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Cathay Pacific has teamed with the Hong Kong Rugby Sevens to hype the event at which teams from all over the world will compete at the Hong Kong Stadium March 27-29. The promotion aims to add some humor to how participating countries prepare for the event. And, yes, there's a consumer-generated effort where people can win tickets to next year's event. Here's how it works:
This April BET will be airing a "documentary webisodic series" called Red Bull Big Tune. (I guess nobody needs to tell you this will be sponsored content.) The show follows an ongoing nationwide battle between music producers, culminating in an event between finalists in New York this December.
Opening credits for the show were produced by Monkeyhead, and it's all very slick and bangin' -- whether you're the type of person who gets a thrill seeing your city represented, or you've just always fantasized about seeing Ghostwriter go on tour. (Because that's kinda what it looks like.)
- The Obama Administration's recovery.gov logo kinda reminds us of...
- MoMA shoots for socially-minded redesign. (It should probably start here, though.)
- Google's Eric Schmidt's a Twitter-hater. Well, maybe "hater" is too strong a word.
- For once, an instance where extreme prejudice may improve your online quality of life. (Via that one guy whose site's all covered in Skittles.)
- Hella happy over drillwork.
- Starbucks value meals? Seriously? Sell your stock. Now. Because a licensing partnership with Hello Kitty is just around the corner.
MoMA cut ties with happycorp after ECD/founder Doug Jaeger (kind of) admitted to enabling ad renegade Poster Boy to "vandalize" one of its subway print installations.
Well, that's not really all. He also hired a photographer to shoot him in front of them and expressed his interest in selling said photos.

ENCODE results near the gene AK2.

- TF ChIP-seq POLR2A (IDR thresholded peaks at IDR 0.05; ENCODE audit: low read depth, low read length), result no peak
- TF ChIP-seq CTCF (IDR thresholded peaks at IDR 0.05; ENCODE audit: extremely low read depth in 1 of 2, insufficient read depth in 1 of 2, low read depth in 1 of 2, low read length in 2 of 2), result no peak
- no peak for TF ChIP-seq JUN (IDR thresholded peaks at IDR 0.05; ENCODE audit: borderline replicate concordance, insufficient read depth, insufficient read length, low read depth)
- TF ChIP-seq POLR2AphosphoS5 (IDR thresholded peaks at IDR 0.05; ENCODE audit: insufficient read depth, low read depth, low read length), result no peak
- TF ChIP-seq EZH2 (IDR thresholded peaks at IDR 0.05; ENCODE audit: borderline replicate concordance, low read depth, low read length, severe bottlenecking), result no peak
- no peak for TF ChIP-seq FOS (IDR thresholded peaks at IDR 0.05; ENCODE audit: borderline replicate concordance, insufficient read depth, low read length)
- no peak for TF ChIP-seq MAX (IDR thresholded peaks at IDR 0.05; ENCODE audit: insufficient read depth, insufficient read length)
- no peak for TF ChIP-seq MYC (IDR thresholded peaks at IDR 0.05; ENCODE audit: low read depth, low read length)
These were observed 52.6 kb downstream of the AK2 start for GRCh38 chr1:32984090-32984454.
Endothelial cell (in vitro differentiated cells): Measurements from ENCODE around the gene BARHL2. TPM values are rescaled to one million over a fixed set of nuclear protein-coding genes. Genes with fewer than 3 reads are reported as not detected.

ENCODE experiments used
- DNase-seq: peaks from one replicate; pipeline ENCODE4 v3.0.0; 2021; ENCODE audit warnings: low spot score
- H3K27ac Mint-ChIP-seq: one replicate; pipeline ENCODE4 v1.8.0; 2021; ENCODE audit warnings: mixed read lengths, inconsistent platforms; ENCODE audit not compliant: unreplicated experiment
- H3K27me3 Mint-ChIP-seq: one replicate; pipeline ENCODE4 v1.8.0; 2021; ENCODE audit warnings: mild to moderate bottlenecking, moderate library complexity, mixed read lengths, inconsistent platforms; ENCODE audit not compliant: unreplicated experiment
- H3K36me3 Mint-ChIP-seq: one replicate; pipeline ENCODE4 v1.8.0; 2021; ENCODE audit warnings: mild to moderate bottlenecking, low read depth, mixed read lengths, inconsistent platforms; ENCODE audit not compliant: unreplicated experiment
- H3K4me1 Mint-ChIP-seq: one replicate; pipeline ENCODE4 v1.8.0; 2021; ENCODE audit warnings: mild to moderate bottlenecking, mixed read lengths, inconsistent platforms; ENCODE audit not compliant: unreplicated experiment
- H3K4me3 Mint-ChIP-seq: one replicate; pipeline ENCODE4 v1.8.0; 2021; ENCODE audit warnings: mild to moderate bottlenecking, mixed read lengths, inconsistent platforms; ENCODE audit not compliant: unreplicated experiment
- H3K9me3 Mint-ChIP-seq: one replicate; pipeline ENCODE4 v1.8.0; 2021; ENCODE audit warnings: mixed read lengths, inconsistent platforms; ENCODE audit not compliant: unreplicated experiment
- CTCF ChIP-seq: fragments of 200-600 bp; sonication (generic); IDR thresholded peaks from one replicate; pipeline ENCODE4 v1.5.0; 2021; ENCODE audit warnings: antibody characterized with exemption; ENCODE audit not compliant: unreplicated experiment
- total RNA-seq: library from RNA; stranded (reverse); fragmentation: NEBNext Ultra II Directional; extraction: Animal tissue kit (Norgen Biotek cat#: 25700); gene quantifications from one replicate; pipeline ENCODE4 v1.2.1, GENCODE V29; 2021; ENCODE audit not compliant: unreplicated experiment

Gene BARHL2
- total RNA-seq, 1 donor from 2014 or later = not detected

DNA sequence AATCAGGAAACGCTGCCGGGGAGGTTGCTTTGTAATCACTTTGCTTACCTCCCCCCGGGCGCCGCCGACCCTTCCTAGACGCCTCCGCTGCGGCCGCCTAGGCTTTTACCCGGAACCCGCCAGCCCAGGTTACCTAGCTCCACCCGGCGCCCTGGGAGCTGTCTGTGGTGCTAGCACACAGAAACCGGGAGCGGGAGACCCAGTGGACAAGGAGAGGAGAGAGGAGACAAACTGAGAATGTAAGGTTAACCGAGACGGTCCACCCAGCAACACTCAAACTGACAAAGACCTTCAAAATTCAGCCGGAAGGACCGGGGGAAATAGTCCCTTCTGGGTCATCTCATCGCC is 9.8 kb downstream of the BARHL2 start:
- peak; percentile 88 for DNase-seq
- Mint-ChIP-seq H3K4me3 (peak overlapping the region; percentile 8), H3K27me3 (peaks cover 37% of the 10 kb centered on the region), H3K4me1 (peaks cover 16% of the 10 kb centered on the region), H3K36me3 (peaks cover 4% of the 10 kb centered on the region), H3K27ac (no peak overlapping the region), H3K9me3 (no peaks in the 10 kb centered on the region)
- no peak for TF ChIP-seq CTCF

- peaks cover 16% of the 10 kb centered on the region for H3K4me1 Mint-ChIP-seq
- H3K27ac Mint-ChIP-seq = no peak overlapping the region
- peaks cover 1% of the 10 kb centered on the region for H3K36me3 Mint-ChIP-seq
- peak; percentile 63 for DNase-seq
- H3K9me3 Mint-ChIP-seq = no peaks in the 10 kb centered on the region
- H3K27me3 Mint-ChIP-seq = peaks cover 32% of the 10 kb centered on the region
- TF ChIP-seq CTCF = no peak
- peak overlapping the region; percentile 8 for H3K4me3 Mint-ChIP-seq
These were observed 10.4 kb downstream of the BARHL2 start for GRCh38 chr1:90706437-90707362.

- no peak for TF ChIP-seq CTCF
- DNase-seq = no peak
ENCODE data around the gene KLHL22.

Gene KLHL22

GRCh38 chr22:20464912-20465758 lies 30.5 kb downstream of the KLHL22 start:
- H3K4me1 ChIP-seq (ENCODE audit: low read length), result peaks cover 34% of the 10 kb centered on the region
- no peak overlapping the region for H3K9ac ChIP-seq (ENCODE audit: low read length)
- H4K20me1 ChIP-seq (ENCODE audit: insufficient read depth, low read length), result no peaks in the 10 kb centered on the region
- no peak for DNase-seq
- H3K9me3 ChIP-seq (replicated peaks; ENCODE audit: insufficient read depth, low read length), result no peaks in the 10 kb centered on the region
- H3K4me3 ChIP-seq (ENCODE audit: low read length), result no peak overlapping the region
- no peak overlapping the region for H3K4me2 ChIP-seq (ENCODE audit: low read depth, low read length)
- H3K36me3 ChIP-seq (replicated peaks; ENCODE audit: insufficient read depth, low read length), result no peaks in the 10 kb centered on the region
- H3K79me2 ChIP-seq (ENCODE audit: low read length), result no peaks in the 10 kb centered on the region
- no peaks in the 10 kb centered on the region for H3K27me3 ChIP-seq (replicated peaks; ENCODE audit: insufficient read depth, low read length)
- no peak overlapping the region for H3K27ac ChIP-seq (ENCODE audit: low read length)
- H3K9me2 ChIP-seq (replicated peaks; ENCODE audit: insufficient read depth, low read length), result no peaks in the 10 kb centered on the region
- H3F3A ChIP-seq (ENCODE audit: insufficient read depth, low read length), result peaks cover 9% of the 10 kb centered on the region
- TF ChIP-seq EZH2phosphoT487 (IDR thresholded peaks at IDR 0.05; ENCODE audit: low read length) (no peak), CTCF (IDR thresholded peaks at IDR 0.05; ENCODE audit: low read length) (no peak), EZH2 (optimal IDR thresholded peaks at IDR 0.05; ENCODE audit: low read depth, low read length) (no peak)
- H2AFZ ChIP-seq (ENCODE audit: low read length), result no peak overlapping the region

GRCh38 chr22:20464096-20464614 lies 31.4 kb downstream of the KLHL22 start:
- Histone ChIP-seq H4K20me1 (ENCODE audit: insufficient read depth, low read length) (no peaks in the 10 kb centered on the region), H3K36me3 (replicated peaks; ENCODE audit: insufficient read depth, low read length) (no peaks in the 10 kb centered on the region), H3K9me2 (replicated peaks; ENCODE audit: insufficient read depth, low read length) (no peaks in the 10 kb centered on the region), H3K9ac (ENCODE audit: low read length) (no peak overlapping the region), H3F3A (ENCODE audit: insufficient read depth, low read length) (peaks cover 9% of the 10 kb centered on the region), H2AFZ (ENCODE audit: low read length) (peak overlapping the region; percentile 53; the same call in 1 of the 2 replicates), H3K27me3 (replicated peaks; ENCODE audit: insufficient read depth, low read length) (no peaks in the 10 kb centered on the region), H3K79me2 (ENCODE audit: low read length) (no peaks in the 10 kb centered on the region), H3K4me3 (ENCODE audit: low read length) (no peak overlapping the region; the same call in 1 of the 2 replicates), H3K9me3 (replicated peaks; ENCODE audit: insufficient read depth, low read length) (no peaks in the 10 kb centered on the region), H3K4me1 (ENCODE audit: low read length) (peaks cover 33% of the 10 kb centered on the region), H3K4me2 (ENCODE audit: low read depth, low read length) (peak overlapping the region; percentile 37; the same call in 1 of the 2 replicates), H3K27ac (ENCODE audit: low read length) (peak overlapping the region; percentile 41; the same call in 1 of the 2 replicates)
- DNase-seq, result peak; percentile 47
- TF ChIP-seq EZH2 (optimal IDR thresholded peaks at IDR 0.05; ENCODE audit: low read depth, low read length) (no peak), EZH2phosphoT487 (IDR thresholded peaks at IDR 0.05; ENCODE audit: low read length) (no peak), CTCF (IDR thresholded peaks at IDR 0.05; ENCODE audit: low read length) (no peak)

MoMA's since shafted the agency and replaced the images. Too bad; we dug the final results. See Defaced Marilyn and Oil Spill Monet.
At left is a print piece called "Black is Beautyfull," in which a grinning clay Klansman offers a meager bouquet of flowers to a simpering black chick with a 'fro.
In a variant, "Fun Religion," a Muslim and a Jew surrender to the call of John Travolta, circa 1977.
Comcast's "Sing-Along" kinda reminds us of Dunkin' Donuts' "Moving" -- except in this case, the scruffy guy sings about Comcast offerings in a chill dry un-make-fun-of-able monotone.
The spot's also slathered in retro-style cartoonage.
Not unpleasant. Hard to imagine anybody singing to it, but given a few more variations we can picture people bobbing at the end of this and consecutive spots while mouthing "C-O-M-C-A-S-T." Time trains even the most resistant. Hey Comcast, you can be the Oscar Mayer of cable.
Work by Goodby, Silverstein & Partners.
- Creatives on Craigslist. Yeah, it's sad. But not as sad as disseminating bulky PDFs about creatives on Craigslist.
- Legs, the content folk responsible for Diesel's "Pete the Meat Puppet," just launched its own website. Careful, desk cogs: it's ornamented with naked people, floating slowly about at extremely close range. (Like, close enough to see corns and butt freckles. YOU HAVE BEEN WARNED.)
There's something about Japanese pop culture that compels us to watch and not look away. Japan is the seat of all fetishes, magnified for your viewing pleasure. (And we're not just talking* sexual ones.)
To ensure eyeballs for Nivea's line of shaving products, DraftFCB and Rubber Republic tapped into "glabermania" -- the addiction to shaving and being smooth. Inspired by our game show-crazed Japanese cohorts, here's what they came up with.
Come on, don't knock it. What else do you and your jaded creative homies have to do on Saturday night? Grab a camera and pool your shaving cream; think of it as a company morale-builder.
Continuing its quest to make every nut-loving man we ever met sound like an asshole, Snickers ramps up "Snacklish."
"Snacklish" exists solely to leak Snickers Speak into the vernacular. Impressionable minds will be exposed to various iterations of Snacklish on TV, billboards, print and digital.